Franchising & Restrictive Covenants: Retail e-brief February 2017

Restrictive covenants are commonplace in contracts where one party is selling their business. They are a contractual safeguard ensuring valuable stakeholders are not poached from a business by an ex-employee entering into competition with their old place of work. Yet, while they are frequently incorporated into commercial contracts, the recent case involving a dispute between a national hairdressing chain and a local franchisee owner Rush Hair Ltd v Hayley Hayley Gibson-Forbes and S.J. Forbes Limited brought to light a number of issues in the context of franchising and Share Purchase Agreements

  • How long can you restrict another Party from setting up in competition?
  • Can you prevent them also from enticing staff away, and if so, for how long?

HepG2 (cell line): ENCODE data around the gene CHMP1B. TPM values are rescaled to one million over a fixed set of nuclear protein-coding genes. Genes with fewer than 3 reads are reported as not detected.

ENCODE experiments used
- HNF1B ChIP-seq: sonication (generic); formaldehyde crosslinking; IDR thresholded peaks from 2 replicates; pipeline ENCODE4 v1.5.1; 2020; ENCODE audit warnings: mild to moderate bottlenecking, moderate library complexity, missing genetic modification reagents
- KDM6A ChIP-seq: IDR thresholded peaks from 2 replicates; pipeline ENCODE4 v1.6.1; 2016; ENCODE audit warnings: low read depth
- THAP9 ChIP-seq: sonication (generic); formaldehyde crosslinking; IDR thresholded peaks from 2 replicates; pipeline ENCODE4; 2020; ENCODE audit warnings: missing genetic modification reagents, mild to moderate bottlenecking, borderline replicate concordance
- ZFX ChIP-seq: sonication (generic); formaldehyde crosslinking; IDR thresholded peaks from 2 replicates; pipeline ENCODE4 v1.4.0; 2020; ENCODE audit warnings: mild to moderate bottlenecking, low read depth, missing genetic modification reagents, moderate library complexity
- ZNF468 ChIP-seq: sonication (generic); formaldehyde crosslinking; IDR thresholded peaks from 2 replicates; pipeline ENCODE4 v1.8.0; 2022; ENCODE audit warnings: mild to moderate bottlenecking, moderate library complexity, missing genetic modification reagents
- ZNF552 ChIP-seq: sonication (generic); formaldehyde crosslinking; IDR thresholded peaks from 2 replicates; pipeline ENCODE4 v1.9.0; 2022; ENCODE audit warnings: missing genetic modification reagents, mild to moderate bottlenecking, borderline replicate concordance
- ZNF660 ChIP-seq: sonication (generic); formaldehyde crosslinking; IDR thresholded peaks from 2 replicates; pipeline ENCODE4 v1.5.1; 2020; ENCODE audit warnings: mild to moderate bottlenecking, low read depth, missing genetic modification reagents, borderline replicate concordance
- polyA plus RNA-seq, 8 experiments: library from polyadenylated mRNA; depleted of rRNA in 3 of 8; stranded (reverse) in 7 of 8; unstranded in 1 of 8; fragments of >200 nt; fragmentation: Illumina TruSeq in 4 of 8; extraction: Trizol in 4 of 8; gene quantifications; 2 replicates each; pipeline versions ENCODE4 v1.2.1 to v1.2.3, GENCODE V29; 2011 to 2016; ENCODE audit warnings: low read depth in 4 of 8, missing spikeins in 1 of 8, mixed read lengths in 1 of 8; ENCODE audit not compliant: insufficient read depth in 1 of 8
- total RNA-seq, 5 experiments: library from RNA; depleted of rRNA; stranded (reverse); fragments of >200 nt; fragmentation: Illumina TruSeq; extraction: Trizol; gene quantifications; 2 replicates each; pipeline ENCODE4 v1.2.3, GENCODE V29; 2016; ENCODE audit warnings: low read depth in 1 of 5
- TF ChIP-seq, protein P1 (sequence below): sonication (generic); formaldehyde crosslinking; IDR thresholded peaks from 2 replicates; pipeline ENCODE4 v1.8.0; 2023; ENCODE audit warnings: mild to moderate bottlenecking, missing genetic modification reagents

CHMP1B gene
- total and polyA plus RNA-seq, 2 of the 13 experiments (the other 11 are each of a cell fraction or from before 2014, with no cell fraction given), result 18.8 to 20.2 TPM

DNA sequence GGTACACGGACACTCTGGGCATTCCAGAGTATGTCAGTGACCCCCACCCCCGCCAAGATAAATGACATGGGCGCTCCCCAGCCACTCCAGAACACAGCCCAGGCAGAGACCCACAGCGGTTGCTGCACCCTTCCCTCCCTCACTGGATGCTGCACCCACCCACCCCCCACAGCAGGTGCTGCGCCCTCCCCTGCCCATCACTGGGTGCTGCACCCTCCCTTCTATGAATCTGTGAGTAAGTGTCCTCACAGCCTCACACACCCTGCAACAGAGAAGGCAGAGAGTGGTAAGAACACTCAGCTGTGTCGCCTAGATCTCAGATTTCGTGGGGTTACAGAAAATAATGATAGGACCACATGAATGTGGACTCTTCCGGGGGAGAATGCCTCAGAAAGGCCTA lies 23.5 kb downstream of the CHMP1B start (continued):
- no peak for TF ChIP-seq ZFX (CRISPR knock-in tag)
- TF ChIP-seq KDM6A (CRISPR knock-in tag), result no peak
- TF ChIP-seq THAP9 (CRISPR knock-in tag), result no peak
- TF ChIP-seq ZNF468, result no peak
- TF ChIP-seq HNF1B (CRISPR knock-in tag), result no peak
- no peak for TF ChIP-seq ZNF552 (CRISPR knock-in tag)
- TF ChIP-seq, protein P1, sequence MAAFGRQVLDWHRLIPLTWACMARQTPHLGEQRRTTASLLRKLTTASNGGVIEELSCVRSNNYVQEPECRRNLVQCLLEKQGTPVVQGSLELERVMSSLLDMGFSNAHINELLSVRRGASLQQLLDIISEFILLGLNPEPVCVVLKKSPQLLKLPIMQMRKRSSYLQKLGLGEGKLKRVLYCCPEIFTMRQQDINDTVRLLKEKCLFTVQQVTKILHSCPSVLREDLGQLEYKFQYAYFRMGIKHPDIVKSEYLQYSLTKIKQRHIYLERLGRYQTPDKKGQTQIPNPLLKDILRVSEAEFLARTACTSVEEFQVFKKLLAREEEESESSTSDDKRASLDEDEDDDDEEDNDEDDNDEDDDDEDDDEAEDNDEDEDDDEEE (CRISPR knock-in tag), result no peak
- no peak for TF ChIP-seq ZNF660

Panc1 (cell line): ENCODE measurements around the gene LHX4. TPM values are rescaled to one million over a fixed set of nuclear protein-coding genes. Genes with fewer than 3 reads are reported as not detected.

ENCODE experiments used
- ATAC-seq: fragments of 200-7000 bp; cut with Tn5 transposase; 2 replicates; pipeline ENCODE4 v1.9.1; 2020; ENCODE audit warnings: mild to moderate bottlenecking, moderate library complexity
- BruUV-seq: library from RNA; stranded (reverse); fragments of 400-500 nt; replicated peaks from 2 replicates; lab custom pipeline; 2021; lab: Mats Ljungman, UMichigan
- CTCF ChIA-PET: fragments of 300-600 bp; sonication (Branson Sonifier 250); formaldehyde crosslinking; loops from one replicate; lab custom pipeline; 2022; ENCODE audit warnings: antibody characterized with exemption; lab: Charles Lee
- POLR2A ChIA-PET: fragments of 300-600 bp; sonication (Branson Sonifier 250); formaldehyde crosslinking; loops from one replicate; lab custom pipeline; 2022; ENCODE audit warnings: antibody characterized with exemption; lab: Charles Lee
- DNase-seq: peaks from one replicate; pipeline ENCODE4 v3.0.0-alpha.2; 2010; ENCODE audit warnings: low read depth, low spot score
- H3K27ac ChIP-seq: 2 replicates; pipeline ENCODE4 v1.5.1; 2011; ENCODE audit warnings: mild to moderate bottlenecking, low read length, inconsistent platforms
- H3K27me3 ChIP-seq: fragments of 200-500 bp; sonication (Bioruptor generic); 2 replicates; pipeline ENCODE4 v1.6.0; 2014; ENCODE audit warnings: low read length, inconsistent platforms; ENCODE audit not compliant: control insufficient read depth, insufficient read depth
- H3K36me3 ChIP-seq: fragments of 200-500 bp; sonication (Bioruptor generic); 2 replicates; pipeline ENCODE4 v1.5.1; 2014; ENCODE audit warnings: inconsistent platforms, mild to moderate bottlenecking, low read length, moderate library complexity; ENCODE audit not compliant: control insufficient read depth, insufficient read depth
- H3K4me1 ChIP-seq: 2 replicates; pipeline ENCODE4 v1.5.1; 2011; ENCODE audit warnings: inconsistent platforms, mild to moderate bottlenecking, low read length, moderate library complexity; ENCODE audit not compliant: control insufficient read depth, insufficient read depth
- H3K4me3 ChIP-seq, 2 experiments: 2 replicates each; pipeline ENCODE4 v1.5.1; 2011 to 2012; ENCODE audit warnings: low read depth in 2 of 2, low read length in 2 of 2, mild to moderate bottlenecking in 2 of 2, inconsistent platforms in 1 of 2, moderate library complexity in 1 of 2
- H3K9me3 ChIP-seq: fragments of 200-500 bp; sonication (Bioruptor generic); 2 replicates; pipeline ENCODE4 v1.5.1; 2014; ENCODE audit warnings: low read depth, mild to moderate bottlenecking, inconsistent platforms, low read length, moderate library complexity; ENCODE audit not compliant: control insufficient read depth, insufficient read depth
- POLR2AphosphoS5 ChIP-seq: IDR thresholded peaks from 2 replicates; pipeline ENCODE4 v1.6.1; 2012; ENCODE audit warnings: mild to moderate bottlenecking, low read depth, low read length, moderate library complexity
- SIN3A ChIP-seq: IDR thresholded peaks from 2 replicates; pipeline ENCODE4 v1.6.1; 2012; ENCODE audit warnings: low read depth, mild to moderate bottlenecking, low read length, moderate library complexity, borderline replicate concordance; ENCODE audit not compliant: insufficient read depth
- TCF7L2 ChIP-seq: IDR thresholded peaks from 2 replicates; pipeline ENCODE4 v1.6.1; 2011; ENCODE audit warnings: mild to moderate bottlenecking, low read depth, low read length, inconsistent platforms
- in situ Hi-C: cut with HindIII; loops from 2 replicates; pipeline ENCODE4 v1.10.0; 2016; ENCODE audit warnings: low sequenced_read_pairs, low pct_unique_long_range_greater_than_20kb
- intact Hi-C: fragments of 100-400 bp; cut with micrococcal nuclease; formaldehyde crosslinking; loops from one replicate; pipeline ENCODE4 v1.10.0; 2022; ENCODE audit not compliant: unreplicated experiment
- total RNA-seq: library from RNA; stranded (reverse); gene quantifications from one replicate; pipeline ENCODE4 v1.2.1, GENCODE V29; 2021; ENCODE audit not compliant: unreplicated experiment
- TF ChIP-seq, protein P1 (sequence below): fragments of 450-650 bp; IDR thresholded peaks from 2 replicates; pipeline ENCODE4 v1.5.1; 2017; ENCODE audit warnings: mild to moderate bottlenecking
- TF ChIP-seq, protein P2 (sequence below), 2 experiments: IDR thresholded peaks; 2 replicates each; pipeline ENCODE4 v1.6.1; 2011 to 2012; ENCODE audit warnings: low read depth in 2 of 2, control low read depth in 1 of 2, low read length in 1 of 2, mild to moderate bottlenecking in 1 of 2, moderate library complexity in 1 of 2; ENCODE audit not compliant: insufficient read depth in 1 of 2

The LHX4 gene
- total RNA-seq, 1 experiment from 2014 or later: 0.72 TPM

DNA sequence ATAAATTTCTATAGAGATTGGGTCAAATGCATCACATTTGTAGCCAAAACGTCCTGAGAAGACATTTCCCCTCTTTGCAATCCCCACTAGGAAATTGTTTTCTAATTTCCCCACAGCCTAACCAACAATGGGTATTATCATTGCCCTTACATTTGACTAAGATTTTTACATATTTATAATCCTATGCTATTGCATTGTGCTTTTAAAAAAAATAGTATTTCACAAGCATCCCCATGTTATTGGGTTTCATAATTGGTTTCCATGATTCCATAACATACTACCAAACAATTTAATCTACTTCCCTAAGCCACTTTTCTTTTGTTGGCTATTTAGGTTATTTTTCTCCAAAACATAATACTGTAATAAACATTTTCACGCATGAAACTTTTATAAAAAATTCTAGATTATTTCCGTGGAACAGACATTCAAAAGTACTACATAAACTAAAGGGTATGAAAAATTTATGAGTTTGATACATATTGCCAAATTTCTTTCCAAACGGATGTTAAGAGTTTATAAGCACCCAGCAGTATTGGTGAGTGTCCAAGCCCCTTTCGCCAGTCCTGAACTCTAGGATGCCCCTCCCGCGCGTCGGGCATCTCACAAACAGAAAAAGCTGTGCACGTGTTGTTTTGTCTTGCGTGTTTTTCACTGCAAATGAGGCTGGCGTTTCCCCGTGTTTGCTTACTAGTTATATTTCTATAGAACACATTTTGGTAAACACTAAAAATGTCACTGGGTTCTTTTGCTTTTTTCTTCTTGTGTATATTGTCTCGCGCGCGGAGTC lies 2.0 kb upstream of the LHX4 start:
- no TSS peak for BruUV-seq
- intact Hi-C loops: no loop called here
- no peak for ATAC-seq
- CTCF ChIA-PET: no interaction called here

• Can an individual hide behind a company structure to avoid any restrictions?
  • How long is too long when it comes to restrictive covenants in your contracts?
  • Will restrictive covenants agreed by a corporate seller also bind the director and shareholder personally?
  • So where does this leave Franchisors and, for that matter, anyone buying or selling their businesses?

The content of this page is a summary of the law in force at the date of publication and is not exhaustive, nor does it contain definitive advice. Specialist legal advice should be sought in relation to any queries that may arise.